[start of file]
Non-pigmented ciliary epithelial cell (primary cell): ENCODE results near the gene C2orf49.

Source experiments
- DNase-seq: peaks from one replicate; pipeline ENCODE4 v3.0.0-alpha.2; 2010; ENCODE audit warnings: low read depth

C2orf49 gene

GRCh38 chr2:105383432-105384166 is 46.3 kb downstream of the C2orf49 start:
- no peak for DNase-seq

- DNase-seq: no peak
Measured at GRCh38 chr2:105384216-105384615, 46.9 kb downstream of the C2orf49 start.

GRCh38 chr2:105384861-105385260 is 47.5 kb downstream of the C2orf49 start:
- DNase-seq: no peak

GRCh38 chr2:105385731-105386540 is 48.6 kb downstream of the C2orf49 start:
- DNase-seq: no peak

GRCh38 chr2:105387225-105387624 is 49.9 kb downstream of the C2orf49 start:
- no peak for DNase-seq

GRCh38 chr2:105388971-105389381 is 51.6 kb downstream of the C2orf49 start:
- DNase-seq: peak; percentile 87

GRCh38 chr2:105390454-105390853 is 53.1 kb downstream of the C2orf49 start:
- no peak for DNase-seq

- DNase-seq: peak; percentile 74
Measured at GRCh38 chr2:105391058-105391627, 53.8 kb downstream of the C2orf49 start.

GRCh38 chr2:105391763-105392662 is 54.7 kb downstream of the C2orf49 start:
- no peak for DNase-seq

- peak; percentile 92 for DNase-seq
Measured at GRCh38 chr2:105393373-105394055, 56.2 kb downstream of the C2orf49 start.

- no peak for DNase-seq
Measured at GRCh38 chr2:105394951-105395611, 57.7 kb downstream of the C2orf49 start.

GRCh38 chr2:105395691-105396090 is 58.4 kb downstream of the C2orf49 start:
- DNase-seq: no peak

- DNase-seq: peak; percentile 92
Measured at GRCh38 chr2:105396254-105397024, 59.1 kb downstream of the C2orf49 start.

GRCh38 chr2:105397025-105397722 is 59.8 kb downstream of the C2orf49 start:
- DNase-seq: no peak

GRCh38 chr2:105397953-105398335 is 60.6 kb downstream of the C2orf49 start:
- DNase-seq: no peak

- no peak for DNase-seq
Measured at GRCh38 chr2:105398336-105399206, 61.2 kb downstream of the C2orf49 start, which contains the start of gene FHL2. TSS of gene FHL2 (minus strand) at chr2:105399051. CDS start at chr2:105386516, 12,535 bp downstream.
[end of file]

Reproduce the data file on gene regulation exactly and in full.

Non-pigmented ciliary epithelial cell (primary cell): ENCODE results near the gene C2orf49.

Source experiments
- DNase-seq: peaks from one replicate; pipeline ENCODE4 v3.0.0-alpha.2; 2010; ENCODE audit warnings: low read depth

C2orf49 gene

GRCh38 chr2:105383432-105384166 is 46.3 kb downstream of the C2orf49 start:
- no peak for DNase-seq

- DNase-seq: no peak
Measured at GRCh38 chr2:105384216-105384615, 46.9 kb downstream of the C2orf49 start.

GRCh38 chr2:105384861-105385260 is 47.5 kb downstream of the C2orf49 start:
- DNase-seq: no peak

GRCh38 chr2:105385731-105386540 is 48.6 kb downstream of the C2orf49 start:
- DNase-seq: no peak

GRCh38 chr2:105387225-105387624 is 49.9 kb downstream of the C2orf49 start:
- no peak for DNase-seq

GRCh38 chr2:105388971-105389381 is 51.6 kb downstream of the C2orf49 start:
- DNase-seq: peak; percentile 87

GRCh38 chr2:105390454-105390853 is 53.1 kb downstream of the C2orf49 start:
- no peak for DNase-seq

- DNase-seq: peak; percentile 74
Measured at GRCh38 chr2:105391058-105391627, 53.8 kb downstream of the C2orf49 start.

GRCh38 chr2:105391763-105392662 is 54.7 kb downstream of the C2orf49 start:
- no peak for DNase-seq

- peak; percentile 92 for DNase-seq
Measured at GRCh38 chr2:105393373-105394055, 56.2 kb downstream of the C2orf49 start.

- no peak for DNase-seq
Measured at GRCh38 chr2:105394951-105395611, 57.7 kb downstream of the C2orf49 start.

GRCh38 chr2:105395691-105396090 is 58.4 kb downstream of the C2orf49 start:
- DNase-seq: no peak

- DNase-seq: peak; percentile 92
Measured at GRCh38 chr2:105396254-105397024, 59.1 kb downstream of the C2orf49 start.

GRCh38 chr2:105397025-105397722 is 59.8 kb downstream of the C2orf49 start:
- DNase-seq: no peak

GRCh38 chr2:105397953-105398335 is 60.6 kb downstream of the C2orf49 start:
- DNase-seq: no peak

- no peak for DNase-seq
Measured at GRCh38 chr2:105398336-105399206, 61.2 kb downstream of the C2orf49 start, which contains the start of gene FHL2. TSS of gene FHL2 (minus strand) at chr2:105399051. CDS start at chr2:105386516, 12,535 bp downstream.